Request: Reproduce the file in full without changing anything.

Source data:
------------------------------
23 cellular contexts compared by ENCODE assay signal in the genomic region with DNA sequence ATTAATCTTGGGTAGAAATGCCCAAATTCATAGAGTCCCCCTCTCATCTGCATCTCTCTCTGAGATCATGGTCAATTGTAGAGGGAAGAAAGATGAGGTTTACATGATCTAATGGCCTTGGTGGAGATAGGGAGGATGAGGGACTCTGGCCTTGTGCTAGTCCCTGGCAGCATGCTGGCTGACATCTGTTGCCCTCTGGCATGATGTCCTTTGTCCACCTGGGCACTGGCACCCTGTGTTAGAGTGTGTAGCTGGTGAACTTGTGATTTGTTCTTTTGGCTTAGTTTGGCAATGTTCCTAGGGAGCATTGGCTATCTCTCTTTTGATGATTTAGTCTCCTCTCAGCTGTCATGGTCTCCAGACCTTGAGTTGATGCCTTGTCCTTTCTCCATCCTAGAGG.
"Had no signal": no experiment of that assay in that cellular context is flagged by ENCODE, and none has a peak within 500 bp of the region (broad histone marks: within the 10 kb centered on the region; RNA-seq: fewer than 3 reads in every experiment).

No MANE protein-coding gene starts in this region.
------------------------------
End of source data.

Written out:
23 cellular contexts compared by ENCODE assay signal in the genomic region with DNA sequence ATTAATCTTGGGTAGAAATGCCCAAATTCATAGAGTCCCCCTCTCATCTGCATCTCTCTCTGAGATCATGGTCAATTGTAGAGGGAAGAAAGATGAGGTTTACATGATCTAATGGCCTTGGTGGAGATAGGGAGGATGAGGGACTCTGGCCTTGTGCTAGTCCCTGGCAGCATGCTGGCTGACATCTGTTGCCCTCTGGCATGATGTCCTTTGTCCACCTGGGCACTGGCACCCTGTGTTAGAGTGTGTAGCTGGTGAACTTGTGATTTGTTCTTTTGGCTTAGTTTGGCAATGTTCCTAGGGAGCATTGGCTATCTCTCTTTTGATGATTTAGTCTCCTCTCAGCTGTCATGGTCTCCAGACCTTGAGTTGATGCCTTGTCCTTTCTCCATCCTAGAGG.
"Had no signal": no experiment of that assay in that cellular context is flagged by ENCODE, and none has a peak within 500 bp of the region (broad histone marks: within the 10 kb centered on the region; RNA-seq: fewer than 3 reads in every experiment).

No MANE protein-coding gene starts in this region.